Acts Lesson Forty

Acts Lesson Forty: Paul in Ephesus and the Sons of Sceva

God was performing extraordinary miracles by Paul’s hands, 12 so that even facecloths or work aprons that had touched his skin were brought to the sick, and the diseases left them, and the evil spirits came out of them. 

13 Then some of the itinerant Jewish exorcists attempted to pronounce the name of the Lord Jesus over those who had evil spirits, saying, “I command you by the Jesus that Paul preaches!” 14 Seven sons of Sceva, a Jewish chief priest, were doing this. 15 The evil spirit answered them, “I know Jesus, and I recognize Paul—but who are you?” 16 Then the man who had the evil spirit leaped on them, overpowered them all, and prevailed against them, so that they ran out of that house naked and wounded. 17 This became known to everyone who lived in Ephesus, both Jews and Greeks. Then fear fell on all of them, and the name of the Lord Jesus  was magnified. 18 And many who had become believers came confessing and disclosing their practices, 19 while many of those who had practiced magic collected their books and burned them in front of everyone. So they calculated their value and found it to be 50,000 pieces of silver. 20 In this way the Lord’s message flourished and prevailed. (HCSB)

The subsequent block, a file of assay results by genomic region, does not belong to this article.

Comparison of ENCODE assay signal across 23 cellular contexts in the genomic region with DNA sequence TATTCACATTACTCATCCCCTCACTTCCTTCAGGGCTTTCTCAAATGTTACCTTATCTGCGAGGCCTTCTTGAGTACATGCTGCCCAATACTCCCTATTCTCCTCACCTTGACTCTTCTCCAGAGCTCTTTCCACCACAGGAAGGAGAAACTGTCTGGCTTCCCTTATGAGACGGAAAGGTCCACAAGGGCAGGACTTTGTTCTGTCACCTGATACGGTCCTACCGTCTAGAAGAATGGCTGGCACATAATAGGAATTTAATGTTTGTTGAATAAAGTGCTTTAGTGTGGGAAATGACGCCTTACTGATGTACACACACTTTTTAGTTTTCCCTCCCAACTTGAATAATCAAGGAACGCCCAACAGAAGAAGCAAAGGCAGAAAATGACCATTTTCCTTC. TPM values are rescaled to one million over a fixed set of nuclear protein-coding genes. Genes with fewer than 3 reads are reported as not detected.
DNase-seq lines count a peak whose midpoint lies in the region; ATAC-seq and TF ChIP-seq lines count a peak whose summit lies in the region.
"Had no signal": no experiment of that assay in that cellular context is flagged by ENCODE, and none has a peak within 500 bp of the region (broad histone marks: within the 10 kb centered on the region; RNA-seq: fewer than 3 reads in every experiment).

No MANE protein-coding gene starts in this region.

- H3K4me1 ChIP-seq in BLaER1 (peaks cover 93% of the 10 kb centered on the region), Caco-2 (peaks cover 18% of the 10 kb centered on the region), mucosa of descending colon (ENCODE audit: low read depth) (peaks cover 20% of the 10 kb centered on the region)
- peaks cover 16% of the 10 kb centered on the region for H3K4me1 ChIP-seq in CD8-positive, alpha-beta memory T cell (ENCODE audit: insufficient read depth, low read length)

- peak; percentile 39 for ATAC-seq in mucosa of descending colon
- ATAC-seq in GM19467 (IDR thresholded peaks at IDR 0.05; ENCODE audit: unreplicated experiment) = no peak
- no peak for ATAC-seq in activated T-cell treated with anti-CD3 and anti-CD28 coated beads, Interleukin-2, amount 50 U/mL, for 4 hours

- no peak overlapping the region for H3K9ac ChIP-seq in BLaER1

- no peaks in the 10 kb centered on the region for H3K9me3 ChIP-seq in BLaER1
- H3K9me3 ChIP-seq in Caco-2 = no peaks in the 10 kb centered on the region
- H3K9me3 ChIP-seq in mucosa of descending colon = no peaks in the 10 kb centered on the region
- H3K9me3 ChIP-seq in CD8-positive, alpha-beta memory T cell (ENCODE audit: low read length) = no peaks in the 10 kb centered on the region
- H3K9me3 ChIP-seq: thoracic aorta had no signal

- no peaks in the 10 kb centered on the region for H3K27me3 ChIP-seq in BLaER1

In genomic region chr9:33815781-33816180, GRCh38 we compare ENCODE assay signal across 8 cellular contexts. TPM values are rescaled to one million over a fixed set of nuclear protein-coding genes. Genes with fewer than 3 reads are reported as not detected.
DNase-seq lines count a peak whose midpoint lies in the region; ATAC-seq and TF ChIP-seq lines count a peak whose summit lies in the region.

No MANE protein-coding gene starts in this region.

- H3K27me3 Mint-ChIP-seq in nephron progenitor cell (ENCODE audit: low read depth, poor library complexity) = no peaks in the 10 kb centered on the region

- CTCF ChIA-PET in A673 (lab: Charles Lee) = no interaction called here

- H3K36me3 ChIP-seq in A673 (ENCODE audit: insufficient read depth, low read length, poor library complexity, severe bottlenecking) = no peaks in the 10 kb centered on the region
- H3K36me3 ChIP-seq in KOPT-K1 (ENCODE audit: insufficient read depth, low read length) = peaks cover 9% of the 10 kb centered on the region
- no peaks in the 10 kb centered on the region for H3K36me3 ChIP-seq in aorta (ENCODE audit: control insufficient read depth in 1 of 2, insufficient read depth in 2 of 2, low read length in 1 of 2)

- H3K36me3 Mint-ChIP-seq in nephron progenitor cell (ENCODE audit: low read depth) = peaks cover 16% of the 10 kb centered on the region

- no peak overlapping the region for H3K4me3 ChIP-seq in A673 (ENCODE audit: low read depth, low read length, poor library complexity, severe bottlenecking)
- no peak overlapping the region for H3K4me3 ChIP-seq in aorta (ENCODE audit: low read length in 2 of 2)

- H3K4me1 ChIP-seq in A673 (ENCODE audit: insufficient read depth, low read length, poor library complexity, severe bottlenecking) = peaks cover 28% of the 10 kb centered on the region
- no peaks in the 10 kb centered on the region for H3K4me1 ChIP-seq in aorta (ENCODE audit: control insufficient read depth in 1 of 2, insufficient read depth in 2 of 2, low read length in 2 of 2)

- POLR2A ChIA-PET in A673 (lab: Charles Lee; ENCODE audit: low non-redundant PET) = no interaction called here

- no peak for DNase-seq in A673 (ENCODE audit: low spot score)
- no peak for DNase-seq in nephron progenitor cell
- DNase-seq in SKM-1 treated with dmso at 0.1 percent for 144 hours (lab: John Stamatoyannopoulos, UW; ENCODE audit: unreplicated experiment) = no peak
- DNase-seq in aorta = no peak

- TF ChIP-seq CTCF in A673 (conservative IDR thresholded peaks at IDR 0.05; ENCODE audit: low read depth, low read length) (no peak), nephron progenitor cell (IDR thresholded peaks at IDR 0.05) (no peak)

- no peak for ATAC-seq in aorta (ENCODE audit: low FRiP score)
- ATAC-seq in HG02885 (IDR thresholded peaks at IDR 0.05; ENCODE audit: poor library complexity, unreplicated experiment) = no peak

As Paul continues his work in Ephesus, we see God displaying His power. I’ll divide this lesson into two parts.

  • Miracles by God through Paul – verses 11-12.
  • The sons of Sceva – verses 13-20.

Miracles by God Through Paul

As we begin this section, let’s take a look at the history and characteristics of biblical miracles.

  • There are there special periods of miracles in biblical history.
    • The time of Moses.
    • The time of Elijah and Elisha.
    • The time of Jesus and the Apostles.
    • Each was less than 100 years.
    • The total number of miracles recorded for the three periods is around 100.
  • When Jesus performed miracles, there were usually at least three purposes for the miracle.
    • To show compassion and meet human needs.
    • To teach a spiritual truth.
    • To demonstrate that He was the Messiah.
  • The Apostles followed this same pattern, and the ability to perform miracles was proof of apostolic authority.
  • Miracles by themself do not save anyone. They must be connected to the message of the Word of God.